The front entrance was decadant and it opened into a long corridor into a lobby with a smiling hostess that greeted us in both English and Chinese. The main courtyard was open and full of lattice work and decorative beams painted in the traditional Chinese style. Everything was made to look classic and old but it was also filled with modern furniture and beautiful woodwork that was obviously new in its polished glory.

They led us upstairs to plush red velvet, cushioned chairs and a full dining area. In fact, the place was sprawling and appeared to be nearly full on this weekend night. Everyone looked happy, I noticed, and so I knew the food would be good. Faces were multinational, which is another good sign. Places filled with only non-Chinese faces have proven (in my opinion) to be overpriced and often lacking in taste. Places with both non-Chinese and Chinese customers tend to be excellent on all counts — not too pricey and tasty.

Both proved true. The whole meal cost us each about 65 kuai or approximately $10 Canadian.

We all sat and I offered introductions all around. The connections at the table were formed instantly and the stories, food and beer flowed effortlessly.

What a pleasure it is to watch people you know and love form clear lines with people you also know and love. I have found that my friends here are not always friends with each other. In other words, I have met several different people from different backgrounds and through different scenes while here in Beijing over these three months. Putting them together at a table is not something I’ve had much chance to do. Well, at least not when I could witness the results (my gigs have been collective experiences, but I’m always on stage and not able to see or hear how things go!) and so, I sat back and watched these wonderful people engage each other and just smiled.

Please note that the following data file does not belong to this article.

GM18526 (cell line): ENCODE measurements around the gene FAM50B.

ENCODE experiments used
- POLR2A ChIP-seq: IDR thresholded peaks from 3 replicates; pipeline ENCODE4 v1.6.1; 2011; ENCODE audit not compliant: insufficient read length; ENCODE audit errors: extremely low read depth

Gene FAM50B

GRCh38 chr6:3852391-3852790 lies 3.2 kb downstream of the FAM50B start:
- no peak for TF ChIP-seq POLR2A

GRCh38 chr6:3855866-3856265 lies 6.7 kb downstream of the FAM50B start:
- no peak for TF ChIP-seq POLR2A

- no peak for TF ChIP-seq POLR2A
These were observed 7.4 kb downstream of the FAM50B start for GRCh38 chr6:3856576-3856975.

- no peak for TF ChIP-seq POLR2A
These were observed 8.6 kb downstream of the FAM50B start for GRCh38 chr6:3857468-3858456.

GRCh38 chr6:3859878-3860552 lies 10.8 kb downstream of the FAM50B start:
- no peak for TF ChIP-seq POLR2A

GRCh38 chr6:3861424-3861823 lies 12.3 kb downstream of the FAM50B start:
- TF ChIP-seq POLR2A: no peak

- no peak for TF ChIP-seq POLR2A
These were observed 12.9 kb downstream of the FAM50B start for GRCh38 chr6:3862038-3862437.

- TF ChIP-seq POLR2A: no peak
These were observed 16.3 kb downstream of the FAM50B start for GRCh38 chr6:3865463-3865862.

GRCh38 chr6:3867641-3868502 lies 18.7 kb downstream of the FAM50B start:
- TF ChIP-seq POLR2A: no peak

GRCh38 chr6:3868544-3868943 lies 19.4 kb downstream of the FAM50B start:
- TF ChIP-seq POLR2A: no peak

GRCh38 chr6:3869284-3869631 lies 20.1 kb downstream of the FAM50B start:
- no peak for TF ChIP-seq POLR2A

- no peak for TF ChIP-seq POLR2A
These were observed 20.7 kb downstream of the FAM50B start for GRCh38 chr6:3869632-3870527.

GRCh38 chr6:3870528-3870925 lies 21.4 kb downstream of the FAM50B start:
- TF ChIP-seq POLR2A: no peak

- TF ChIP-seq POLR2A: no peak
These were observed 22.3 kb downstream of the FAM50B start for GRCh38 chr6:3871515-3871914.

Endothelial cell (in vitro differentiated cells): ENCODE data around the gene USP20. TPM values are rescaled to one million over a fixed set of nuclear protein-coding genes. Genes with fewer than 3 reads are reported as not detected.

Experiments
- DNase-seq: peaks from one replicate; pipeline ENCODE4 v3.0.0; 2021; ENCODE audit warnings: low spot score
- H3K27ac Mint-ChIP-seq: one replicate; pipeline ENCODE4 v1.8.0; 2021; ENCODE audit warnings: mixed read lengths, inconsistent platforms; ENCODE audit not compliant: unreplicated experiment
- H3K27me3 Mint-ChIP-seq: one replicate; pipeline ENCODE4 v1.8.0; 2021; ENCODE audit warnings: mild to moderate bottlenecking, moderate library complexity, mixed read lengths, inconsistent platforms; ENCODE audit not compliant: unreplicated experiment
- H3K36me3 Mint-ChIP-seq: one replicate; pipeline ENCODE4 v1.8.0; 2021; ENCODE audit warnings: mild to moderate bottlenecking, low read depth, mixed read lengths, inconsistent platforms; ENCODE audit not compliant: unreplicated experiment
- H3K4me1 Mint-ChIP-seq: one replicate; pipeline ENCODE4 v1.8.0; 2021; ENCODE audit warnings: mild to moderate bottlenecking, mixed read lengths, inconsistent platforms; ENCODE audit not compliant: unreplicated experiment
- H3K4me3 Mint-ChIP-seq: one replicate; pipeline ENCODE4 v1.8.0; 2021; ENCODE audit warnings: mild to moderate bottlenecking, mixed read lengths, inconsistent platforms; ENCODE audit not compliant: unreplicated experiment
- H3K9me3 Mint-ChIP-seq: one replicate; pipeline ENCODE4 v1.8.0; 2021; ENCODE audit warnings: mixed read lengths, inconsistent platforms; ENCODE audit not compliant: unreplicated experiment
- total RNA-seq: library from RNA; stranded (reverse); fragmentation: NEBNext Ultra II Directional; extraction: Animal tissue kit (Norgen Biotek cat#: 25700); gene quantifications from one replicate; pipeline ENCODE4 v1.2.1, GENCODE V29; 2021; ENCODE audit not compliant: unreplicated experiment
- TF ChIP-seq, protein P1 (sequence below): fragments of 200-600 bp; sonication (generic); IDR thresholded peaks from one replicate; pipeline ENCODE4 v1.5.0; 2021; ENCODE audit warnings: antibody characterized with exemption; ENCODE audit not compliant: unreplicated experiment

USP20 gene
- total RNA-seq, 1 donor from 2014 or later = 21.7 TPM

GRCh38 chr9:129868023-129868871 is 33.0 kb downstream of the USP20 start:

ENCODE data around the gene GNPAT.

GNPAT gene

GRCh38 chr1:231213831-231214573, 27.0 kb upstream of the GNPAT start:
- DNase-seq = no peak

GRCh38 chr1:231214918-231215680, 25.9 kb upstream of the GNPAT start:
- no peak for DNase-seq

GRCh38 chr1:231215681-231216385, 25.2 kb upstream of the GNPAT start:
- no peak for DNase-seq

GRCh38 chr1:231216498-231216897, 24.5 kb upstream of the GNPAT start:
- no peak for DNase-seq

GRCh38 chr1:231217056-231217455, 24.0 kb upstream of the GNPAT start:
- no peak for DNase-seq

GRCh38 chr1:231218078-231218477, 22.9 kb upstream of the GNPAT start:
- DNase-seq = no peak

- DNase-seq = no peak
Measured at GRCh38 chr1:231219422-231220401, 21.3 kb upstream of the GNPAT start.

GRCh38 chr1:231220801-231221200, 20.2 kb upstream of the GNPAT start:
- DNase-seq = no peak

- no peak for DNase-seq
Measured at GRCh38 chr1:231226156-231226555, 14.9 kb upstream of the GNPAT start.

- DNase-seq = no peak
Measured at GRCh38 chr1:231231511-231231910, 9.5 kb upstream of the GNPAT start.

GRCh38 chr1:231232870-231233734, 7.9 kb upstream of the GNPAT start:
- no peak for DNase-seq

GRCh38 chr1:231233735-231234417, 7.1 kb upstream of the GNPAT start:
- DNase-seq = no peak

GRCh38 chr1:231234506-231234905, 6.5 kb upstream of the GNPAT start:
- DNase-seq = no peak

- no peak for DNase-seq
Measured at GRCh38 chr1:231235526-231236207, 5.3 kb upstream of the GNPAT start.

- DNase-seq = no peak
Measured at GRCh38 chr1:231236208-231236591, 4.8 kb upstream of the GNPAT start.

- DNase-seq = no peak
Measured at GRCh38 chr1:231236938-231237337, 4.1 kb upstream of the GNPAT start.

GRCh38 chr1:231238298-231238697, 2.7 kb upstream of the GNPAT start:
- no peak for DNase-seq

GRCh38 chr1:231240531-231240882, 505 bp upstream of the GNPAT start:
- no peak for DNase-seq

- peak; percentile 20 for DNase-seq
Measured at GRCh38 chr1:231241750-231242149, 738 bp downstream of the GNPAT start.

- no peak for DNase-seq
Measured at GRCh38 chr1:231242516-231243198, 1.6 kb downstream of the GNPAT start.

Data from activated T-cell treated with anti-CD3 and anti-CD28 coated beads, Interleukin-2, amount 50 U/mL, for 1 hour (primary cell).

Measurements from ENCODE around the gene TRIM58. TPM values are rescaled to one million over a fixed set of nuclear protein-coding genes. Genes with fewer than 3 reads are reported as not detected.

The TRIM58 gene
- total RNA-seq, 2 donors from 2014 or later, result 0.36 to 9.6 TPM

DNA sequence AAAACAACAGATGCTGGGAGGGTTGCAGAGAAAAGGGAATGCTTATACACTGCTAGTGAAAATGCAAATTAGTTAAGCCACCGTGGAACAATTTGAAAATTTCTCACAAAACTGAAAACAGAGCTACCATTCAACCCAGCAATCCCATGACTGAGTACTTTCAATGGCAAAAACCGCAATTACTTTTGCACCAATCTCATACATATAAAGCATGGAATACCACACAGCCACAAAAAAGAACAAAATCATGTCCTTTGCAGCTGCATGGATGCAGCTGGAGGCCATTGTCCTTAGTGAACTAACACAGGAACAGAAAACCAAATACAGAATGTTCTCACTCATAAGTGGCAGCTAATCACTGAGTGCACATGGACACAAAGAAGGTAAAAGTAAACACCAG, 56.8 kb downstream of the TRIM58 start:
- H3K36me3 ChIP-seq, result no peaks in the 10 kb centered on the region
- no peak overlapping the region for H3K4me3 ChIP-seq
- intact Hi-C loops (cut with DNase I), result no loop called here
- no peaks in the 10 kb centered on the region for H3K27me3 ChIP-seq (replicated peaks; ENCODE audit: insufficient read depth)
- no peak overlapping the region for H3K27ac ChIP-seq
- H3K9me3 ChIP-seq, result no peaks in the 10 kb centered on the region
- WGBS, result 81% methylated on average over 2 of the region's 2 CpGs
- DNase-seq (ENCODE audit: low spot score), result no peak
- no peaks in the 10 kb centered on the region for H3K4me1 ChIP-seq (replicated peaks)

I felt incredibly fortunate to know them all.

Soon the food arrived. It was definitely an experience in eating! Peking Duck comes with these thin round pancakes and several cold vegetables in small piles like cucumbers, radish, lettuce (etc) as well as two different sauces, a sweet and savory option. My sister’s finance had everyone laughing when he described his “duck roll-up” as a “Chinese Fajita。” My friend Traci laughed the hardest when she followed that up by explaining that every time her boyfriend eats her Mexican cooking, he describes fajitas as “Mexican Peking Duck.” (Her boyfriend is Chinese and she is American.) We all burst into more laughter. Perspective really does depend on where you’re standing, eh?! Both descriptions are right.

Basically, you put slices of the duck meat into the pancake along with the other ingredients of your choice and then you roll it up and eat it in your hands like a little sandwich pocket. I found it fascinating. I ate a vegetarian version of that as well as several other dishes that were ordered off the menu. I was not lacking in food!

By the time we were done eating and had talked ourselves into a dull roar, I looked around and noticed that we were the only table still occupied. It was about 10:30 at night and the place was deserted. I marvelled at how insular our table had felt for me to have not even noticed a single other table depart from a once packed dining room. It made me smile all the larger. The people I was with were absorbing, to say the least. It was a great night.

When we left, we posed for photos in the lobby and chatted for awhile about the “wall of fame” and the separate room off the corridor for the live fish to swim their final rounds of fish tanks before heading for the kitchen. This is very common in China where the restaurants want to give the customers a view of the freshness of their product. I silently reminded the fish that not everyone comes there to eat them and then turned to go.

We walked out to the sidewalk still chatting and laughing, seemingly not without energy for more stories and anecdotes about China and culture and the travelling bug. This halting goodbye outside became another ten minutes before we finally filed into different taxis and waved farewell.

Duck was apparently delicious. For me, the whole night was delicious. The company, the food, the atmosphere, the vibe. I felt filled with good fortune to have met such wonderful people here and to have such a wonderful family.

Life is full.

And so were our stomachs.

[Pictured from left to right: Stuart, Traci, Me, Rui, Temple (my sis) and Steve (her finance)]